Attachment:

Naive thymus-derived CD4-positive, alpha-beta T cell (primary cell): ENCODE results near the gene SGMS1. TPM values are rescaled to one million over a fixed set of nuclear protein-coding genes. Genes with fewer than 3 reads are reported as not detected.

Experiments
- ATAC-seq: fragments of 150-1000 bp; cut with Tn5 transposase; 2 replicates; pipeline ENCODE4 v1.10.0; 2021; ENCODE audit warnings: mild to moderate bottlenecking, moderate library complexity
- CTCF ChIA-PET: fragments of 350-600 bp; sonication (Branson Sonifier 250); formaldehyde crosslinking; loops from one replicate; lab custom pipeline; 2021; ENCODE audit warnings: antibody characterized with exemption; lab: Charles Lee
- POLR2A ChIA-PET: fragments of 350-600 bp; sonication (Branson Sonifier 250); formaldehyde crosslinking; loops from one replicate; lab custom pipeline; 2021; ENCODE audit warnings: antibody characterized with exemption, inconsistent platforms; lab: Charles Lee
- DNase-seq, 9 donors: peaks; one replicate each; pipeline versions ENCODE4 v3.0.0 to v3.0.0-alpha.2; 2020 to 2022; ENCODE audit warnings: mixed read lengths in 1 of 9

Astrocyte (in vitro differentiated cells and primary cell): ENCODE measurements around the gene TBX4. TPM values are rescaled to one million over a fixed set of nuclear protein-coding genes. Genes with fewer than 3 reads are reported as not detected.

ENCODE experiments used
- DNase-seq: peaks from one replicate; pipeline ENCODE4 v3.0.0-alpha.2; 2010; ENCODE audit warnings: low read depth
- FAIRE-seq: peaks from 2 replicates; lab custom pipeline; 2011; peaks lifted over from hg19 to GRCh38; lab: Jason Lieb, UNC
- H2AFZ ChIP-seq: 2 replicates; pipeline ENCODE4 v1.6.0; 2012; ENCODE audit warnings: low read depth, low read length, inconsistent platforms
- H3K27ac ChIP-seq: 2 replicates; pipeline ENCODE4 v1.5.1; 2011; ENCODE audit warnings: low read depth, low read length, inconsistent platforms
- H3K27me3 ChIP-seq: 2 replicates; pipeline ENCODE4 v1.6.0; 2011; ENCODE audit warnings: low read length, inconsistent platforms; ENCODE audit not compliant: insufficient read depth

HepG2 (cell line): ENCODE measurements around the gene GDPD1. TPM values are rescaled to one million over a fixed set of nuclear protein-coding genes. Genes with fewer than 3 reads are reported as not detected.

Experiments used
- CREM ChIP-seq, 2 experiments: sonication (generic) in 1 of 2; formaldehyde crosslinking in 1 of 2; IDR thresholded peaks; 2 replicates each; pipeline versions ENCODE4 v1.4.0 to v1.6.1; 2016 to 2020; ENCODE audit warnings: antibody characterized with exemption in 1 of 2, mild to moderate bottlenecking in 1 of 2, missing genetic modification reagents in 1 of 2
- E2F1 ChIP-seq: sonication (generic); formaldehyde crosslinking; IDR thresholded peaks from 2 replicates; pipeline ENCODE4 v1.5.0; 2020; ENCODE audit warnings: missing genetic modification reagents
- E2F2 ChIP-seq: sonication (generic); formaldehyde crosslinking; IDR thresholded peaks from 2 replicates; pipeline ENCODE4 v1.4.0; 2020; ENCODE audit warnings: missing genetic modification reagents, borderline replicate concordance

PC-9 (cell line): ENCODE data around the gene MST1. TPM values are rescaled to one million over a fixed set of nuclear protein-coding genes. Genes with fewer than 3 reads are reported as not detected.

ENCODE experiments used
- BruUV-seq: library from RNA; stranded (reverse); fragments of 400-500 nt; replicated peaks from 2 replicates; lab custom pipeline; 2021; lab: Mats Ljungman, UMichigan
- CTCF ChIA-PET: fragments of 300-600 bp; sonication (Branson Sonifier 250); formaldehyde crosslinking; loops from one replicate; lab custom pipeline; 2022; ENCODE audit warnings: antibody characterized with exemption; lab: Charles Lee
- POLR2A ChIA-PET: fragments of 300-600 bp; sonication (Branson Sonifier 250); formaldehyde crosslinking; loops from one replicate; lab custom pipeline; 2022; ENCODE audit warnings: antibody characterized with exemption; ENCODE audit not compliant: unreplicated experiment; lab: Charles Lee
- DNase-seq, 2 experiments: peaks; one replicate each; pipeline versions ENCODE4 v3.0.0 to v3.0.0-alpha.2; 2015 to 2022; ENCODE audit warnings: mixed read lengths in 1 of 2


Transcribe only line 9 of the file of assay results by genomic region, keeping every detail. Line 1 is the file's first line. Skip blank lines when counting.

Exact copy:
- DNase-seq: peaks from one replicate; pipeline ENCODE4 v3.0.0-alpha.2; 2010; ENCODE audit warnings: low read depth